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Dominion’s offshore wind construction vessel, named after Greek sea monster, moves to the water

A rendering of Dominion Energy’s planned offshore wind installation vessel Charybdis. (Photo courtesy Dominion Energy)
A rendering of Dominion Energy’s planned offshore wind installation vessel Charybdis. (Photo courtesy Dominion Energy)

Charybdis, the name of one of the Greek sea monsters who made it difficult for Odysseus to complete his epic journey in The Odyssey, is also the name of Dominion Energy’s new 471-foot ship, a vessel that will be used during construction of the Coastal Virginia Offshore Wind project, the largest such project in the country.

This story was reported and written by our media partner The Virginia Mercury

On Monday, Dominion announced the 23,000-ton ship was lifted from land, rolled to the edge of a dock and placed in the water to undergo the rest of the work needed to finish it by late 2024. The announcement also came as the U.S. Environmental Protection Agency approved the 11th and final federal permit needed for CVOW construction to begin, which will start with monopile — or foundational supports — installation in May.

The Charybdis is not only important concerning CVOW and the offshore wind industry’s growth, it is also  “key to the continued development of a domestic  supply chain by providing a homegrown solution for the installation of offshore wind turbines,” said Bob Blue, Dominion Energy’s chair, president and chief executive officer. 

The Coastal Virginia Offshore Wind project, a 176-turbine wind farm 27 miles off the coast of Virginia Beach, is planned to be completed by the end of 2026.

Expected to generate enough electricity to power 660,000 homes, the $9.8 billion project was approved by Dominion’s regulators, the State Corporation Commission, as part of the Virginia Clean Economy Act and will contribute to its goal to decarbonize the grid by mid-century.

The Charybdis vessel will be Jones Act compliant, meaning Dominion won’t have to rely on a foreign-flagged ship that originated in another country to supply parts needed for CVOW’s construction, explained Dominion Spokesperson Jeremy Slayton. 

Under the  Jones Act, cargo being shipped between U.S. points must travel by a U.S.-built, -owned and -operated vessel, which strengthens both “economic security and national defense.” 

When a monopile that will provide the foundational support for the wind turbines is installed, it will become a point, explained Slayton.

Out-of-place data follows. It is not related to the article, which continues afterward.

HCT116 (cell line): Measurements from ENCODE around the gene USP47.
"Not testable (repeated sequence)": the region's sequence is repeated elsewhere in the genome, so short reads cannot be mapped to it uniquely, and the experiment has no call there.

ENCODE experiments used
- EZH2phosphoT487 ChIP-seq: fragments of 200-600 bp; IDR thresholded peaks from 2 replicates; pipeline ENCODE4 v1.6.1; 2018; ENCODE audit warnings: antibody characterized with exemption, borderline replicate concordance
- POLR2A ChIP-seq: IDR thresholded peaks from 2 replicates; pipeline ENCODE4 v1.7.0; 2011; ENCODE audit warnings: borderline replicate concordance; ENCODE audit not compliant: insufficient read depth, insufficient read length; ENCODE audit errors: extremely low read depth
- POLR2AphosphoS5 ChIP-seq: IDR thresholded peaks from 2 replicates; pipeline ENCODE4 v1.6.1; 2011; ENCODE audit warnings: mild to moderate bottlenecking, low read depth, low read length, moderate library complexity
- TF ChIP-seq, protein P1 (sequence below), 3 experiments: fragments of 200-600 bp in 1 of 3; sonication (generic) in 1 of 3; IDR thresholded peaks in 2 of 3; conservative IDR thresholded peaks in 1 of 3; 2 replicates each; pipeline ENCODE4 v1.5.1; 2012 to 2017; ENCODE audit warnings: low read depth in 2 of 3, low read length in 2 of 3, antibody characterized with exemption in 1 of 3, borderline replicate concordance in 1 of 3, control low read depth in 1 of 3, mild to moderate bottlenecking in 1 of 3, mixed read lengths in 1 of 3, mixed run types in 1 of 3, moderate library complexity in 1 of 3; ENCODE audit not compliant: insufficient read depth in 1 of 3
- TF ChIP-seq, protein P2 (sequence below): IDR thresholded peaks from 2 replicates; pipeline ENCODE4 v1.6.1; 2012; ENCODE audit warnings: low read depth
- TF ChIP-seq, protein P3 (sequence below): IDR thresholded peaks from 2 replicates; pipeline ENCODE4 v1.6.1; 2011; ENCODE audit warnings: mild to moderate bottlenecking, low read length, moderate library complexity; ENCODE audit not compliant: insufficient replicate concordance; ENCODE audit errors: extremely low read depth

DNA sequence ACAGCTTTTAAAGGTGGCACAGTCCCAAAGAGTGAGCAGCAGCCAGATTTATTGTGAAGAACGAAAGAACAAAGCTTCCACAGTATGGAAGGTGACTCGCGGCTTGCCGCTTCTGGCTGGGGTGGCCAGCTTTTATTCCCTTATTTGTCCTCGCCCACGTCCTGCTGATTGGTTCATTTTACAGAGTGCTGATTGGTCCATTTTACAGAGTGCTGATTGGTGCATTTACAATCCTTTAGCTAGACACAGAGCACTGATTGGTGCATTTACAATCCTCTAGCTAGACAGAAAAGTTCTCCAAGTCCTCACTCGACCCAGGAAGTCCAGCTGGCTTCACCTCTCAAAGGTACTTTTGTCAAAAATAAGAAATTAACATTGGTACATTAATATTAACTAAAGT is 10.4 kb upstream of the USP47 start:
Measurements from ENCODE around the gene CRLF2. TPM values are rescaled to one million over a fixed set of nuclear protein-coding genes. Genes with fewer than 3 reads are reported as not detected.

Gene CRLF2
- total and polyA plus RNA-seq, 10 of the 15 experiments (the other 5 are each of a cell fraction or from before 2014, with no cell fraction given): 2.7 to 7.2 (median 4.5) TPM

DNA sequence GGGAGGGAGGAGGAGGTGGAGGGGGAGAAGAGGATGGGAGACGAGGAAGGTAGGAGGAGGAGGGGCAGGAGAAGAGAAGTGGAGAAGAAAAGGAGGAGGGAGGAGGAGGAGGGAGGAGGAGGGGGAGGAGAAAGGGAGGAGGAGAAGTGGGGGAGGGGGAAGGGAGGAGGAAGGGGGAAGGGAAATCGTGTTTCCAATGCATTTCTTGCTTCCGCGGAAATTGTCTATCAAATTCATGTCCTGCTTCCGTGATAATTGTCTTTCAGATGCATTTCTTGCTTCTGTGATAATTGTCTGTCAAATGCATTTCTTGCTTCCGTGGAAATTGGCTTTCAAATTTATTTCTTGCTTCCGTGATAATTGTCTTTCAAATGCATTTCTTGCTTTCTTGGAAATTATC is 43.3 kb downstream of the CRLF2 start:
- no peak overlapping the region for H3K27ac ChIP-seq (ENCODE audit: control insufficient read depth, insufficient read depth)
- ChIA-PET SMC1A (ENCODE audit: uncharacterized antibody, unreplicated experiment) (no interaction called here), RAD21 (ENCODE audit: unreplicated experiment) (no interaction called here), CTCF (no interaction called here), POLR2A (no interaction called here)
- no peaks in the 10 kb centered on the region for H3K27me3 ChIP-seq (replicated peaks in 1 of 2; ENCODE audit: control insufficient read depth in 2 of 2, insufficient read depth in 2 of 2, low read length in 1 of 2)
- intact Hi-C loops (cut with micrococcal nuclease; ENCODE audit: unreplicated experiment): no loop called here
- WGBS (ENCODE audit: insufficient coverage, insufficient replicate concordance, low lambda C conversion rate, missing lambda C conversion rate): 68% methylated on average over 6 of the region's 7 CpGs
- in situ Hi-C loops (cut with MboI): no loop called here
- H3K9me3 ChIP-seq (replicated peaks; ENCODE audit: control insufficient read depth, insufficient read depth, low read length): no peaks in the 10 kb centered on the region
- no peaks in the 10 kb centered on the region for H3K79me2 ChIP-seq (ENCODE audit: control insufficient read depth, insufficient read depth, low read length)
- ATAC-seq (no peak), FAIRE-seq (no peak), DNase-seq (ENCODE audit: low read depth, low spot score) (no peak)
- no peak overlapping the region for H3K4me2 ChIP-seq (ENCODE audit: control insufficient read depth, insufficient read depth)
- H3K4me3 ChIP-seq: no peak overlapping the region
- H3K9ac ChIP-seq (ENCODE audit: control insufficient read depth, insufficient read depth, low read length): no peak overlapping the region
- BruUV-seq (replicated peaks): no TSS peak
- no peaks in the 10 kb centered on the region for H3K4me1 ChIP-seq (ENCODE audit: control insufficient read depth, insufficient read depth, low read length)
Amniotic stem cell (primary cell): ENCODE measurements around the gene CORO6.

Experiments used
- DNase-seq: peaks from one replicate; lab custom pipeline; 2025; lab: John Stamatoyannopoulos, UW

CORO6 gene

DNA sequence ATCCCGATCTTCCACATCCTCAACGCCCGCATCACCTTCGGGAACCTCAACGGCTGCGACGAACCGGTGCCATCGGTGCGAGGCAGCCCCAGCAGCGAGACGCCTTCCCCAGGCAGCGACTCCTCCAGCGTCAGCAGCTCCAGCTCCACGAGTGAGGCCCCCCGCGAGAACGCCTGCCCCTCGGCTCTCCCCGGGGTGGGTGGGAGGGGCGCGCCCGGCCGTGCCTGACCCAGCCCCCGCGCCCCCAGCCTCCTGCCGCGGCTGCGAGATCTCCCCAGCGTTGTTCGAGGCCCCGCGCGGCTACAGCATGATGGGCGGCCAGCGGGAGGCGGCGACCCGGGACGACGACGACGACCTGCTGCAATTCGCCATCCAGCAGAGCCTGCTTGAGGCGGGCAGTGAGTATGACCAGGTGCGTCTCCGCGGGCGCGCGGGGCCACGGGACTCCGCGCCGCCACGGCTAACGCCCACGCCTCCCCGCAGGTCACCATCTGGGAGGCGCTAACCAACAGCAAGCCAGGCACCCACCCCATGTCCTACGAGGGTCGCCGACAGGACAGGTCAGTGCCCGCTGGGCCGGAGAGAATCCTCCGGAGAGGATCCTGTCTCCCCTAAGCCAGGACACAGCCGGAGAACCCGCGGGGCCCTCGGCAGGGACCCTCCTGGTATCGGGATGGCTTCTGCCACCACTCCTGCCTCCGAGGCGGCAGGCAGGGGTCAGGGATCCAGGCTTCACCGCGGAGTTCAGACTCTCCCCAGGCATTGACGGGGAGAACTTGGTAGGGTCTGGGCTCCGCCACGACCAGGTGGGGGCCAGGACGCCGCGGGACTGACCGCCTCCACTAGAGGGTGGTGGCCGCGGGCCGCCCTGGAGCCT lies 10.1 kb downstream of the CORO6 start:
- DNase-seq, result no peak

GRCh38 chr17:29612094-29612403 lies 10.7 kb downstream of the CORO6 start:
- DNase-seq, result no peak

Without the Jones Act-compliant Charybdis, Dominion would have to construct the CVOW using a process similar to how it built its first two test turbines of the project, by staging the components in Canada before shipping them down and installing them. Or, Dominion would have had to use floating barges to carry the wind turbine components out to sea, Slayton said. 

The challenge with using the barges is they would be subject to the ebbs and flows of the sea, creating instability as the 367 feet tall turbines were constructed, Slayton added. Charybdis will instead be able to extend four legs down to the sea floor, which ranges from about 75 feet to 125 feet deep, to lift the ship above the water and out of reach of the sea’s waves. 

Charybdis will also have a crane to help install  towers extending up from the monopiles, the 14.6 megawatt wind turbines and other components. 

The vessel is being built at Seatrium’s AMFELS shipyard in Brownsville Texas using U.S.- sourced steel, employing about 1,200 workers. It is expected to be delivered to the Hampton Roads area by late 2025.

“The U.S.-built vessel will not only contribute towards reliable, affordable and clean energy, but also benefit local communities in creating a significant local know-how and job opportunities,” said  Chris Ong, Seatrium’s chief executive officer.

After being used to build out CVOW, the plan for Charybdis is to utilize it for other offshore wind projects in the U.S.

Dominion’s shareholders are fronting the cost to build the ship, about $625 million. Ratepayers will then subsidize Charybdis’ ongoing use as part of the overall CVOW construction costs, which are recovered through the monthly  Rider OSW rate adjustment clause tacked onto bills. That rider amount is planned to be about $4 a month over the 35-year life of the project for the typical residential customer.